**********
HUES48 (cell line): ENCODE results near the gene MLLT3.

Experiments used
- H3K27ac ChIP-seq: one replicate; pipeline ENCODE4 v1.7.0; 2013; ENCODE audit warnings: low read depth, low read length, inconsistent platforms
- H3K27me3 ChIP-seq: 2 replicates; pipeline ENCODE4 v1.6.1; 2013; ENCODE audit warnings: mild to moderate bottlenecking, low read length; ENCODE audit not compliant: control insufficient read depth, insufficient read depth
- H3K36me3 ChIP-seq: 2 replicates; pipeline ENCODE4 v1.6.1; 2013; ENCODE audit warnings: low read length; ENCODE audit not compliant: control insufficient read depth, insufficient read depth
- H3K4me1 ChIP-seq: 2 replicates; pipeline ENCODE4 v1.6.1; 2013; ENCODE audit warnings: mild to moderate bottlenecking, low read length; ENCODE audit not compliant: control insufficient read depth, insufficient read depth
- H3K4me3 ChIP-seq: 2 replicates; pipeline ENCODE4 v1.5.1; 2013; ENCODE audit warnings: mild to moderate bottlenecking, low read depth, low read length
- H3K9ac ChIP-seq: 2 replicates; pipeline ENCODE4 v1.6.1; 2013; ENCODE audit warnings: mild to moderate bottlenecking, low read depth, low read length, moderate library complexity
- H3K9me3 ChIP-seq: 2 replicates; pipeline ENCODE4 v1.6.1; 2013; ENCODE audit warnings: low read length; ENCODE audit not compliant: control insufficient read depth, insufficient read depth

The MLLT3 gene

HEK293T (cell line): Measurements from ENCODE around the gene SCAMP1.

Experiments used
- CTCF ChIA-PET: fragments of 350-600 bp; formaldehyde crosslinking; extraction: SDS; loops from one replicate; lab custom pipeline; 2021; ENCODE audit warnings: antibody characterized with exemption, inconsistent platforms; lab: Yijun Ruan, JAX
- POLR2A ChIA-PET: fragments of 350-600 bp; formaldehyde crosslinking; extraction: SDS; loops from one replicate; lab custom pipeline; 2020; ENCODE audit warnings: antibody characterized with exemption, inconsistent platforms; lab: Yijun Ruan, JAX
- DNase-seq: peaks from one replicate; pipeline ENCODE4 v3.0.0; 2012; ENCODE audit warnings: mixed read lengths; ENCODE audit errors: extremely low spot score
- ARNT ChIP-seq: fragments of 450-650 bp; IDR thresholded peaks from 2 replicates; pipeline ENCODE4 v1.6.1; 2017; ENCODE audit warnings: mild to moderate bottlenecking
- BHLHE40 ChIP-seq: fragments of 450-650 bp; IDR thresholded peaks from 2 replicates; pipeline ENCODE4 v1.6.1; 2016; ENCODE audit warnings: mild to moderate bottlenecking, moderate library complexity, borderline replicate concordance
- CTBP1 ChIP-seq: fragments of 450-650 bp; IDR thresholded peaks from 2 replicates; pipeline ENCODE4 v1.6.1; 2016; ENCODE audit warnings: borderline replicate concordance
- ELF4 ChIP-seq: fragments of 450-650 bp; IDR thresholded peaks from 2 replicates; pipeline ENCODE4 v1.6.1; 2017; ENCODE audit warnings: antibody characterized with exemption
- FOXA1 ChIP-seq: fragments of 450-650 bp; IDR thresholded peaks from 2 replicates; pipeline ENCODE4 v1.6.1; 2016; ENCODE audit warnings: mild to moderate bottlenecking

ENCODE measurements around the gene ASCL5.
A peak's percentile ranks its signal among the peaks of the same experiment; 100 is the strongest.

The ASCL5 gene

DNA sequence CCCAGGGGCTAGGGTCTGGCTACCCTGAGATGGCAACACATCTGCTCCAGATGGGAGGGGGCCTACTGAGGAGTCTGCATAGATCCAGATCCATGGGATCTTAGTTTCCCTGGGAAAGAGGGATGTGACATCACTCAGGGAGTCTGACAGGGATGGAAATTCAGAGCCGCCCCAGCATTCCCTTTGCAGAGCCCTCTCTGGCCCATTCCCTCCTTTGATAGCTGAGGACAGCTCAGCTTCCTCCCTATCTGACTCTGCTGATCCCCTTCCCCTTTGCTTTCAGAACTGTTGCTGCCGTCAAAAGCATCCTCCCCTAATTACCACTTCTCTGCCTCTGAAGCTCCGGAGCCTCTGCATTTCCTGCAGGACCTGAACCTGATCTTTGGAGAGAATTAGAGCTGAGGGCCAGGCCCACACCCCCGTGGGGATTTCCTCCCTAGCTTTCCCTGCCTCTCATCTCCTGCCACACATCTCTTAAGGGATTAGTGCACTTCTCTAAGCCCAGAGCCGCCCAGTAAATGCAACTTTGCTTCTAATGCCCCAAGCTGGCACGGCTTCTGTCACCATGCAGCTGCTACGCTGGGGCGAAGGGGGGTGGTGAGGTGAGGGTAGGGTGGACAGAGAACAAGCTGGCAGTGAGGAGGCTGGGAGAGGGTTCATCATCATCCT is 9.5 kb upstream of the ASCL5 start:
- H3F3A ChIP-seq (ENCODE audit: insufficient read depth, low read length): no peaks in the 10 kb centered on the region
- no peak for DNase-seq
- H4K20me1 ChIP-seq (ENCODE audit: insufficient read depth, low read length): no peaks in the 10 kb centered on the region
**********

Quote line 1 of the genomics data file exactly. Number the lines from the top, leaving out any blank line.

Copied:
HUES48 (cell line): ENCODE results near the gene MLLT3.